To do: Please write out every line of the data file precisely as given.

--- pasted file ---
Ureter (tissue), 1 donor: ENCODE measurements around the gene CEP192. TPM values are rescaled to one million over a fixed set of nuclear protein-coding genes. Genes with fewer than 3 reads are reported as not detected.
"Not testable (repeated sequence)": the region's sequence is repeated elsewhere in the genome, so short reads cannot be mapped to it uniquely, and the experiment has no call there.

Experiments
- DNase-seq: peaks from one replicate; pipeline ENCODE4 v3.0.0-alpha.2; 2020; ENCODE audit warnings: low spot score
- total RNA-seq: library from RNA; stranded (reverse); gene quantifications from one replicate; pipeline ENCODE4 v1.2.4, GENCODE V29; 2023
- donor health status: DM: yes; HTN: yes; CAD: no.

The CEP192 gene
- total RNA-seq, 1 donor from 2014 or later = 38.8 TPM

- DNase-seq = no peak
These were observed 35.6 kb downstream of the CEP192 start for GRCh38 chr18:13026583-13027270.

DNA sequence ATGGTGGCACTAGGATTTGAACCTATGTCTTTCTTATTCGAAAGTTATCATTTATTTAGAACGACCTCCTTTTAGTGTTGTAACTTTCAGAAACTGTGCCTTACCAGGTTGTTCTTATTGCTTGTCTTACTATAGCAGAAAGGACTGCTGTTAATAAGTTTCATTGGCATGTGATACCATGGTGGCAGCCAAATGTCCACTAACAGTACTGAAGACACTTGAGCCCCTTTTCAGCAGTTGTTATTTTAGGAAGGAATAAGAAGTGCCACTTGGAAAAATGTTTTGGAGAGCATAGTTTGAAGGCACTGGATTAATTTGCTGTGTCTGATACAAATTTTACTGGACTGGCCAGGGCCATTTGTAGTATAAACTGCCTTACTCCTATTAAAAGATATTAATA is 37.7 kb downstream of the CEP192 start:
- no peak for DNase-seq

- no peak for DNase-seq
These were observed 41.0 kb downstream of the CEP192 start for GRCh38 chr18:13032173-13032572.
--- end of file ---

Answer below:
Ureter (tissue), 1 donor: ENCODE measurements around the gene CEP192. TPM values are rescaled to one million over a fixed set of nuclear protein-coding genes. Genes with fewer than 3 reads are reported as not detected.
"Not testable (repeated sequence)": the region's sequence is repeated elsewhere in the genome, so short reads cannot be mapped to it uniquely, and the experiment has no call there.

Experiments
- DNase-seq: peaks from one replicate; pipeline ENCODE4 v3.0.0-alpha.2; 2020; ENCODE audit warnings: low spot score
- total RNA-seq: library from RNA; stranded (reverse); gene quantifications from one replicate; pipeline ENCODE4 v1.2.4, GENCODE V29; 2023
- donor health status: DM: yes; HTN: yes; CAD: no.

The CEP192 gene
- total RNA-seq, 1 donor from 2014 or later = 38.8 TPM

- DNase-seq = no peak
These were observed 35.6 kb downstream of the CEP192 start for GRCh38 chr18:13026583-13027270.

DNA sequence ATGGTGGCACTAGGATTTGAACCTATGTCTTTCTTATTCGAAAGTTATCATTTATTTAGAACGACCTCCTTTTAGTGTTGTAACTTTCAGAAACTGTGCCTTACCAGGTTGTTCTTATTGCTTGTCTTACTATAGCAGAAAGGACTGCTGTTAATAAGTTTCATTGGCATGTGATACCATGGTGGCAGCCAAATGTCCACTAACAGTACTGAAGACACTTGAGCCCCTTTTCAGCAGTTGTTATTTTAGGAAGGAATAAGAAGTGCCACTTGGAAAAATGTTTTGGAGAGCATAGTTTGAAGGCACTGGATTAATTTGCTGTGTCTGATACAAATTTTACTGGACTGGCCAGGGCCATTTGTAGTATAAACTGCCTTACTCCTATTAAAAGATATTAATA is 37.7 kb downstream of the CEP192 start:
- no peak for DNase-seq

- no peak for DNase-seq
These were observed 41.0 kb downstream of the CEP192 start for GRCh38 chr18:13032173-13032572.